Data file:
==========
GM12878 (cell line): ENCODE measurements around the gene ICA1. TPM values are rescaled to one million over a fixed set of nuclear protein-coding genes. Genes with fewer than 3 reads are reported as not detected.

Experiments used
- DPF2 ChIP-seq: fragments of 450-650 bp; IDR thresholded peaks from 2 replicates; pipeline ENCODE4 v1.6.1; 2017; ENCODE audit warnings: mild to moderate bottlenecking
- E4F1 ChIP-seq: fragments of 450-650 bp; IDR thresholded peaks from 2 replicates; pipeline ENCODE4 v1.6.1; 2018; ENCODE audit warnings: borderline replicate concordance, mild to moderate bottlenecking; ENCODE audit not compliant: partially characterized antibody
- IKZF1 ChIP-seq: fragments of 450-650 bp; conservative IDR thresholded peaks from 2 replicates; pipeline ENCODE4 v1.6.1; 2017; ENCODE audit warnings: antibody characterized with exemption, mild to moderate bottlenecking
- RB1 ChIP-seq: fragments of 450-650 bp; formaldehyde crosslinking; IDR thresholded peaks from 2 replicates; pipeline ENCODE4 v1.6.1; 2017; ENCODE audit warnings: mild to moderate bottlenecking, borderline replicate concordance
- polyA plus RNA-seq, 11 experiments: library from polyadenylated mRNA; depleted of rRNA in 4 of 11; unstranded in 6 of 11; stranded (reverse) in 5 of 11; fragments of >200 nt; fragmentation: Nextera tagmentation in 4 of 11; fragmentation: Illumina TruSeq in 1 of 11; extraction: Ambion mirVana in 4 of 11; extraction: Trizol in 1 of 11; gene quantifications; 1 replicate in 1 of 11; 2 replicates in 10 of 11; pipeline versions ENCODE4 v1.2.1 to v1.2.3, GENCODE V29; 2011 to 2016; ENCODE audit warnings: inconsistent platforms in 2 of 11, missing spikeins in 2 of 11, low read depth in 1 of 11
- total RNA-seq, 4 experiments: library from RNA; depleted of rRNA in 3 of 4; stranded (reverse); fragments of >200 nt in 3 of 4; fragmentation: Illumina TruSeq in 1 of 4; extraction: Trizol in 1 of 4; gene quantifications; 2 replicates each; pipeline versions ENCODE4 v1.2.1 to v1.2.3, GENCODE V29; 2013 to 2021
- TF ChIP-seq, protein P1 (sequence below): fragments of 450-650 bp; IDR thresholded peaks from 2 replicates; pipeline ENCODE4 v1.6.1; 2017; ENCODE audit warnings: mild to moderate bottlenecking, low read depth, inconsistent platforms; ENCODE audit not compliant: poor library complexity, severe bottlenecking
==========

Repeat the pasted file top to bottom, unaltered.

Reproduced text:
GM12878 (cell line): ENCODE measurements around the gene ICA1. TPM values are rescaled to one million over a fixed set of nuclear protein-coding genes. Genes with fewer than 3 reads are reported as not detected.

Experiments used
- DPF2 ChIP-seq: fragments of 450-650 bp; IDR thresholded peaks from 2 replicates; pipeline ENCODE4 v1.6.1; 2017; ENCODE audit warnings: mild to moderate bottlenecking
- E4F1 ChIP-seq: fragments of 450-650 bp; IDR thresholded peaks from 2 replicates; pipeline ENCODE4 v1.6.1; 2018; ENCODE audit warnings: borderline replicate concordance, mild to moderate bottlenecking; ENCODE audit not compliant: partially characterized antibody
- IKZF1 ChIP-seq: fragments of 450-650 bp; conservative IDR thresholded peaks from 2 replicates; pipeline ENCODE4 v1.6.1; 2017; ENCODE audit warnings: antibody characterized with exemption, mild to moderate bottlenecking
- RB1 ChIP-seq: fragments of 450-650 bp; formaldehyde crosslinking; IDR thresholded peaks from 2 replicates; pipeline ENCODE4 v1.6.1; 2017; ENCODE audit warnings: mild to moderate bottlenecking, borderline replicate concordance
- polyA plus RNA-seq, 11 experiments: library from polyadenylated mRNA; depleted of rRNA in 4 of 11; unstranded in 6 of 11; stranded (reverse) in 5 of 11; fragments of >200 nt; fragmentation: Nextera tagmentation in 4 of 11; fragmentation: Illumina TruSeq in 1 of 11; extraction: Ambion mirVana in 4 of 11; extraction: Trizol in 1 of 11; gene quantifications; 1 replicate in 1 of 11; 2 replicates in 10 of 11; pipeline versions ENCODE4 v1.2.1 to v1.2.3, GENCODE V29; 2011 to 2016; ENCODE audit warnings: inconsistent platforms in 2 of 11, missing spikeins in 2 of 11, low read depth in 1 of 11
- total RNA-seq, 4 experiments: library from RNA; depleted of rRNA in 3 of 4; stranded (reverse); fragments of >200 nt in 3 of 4; fragmentation: Illumina TruSeq in 1 of 4; extraction: Trizol in 1 of 4; gene quantifications; 2 replicates each; pipeline versions ENCODE4 v1.2.1 to v1.2.3, GENCODE V29; 2013 to 2021
- TF ChIP-seq, protein P1 (sequence below): fragments of 450-650 bp; IDR thresholded peaks from 2 replicates; pipeline ENCODE4 v1.6.1; 2017; ENCODE audit warnings: mild to moderate bottlenecking, low read depth, inconsistent platforms; ENCODE audit not compliant: poor library complexity, severe bottlenecking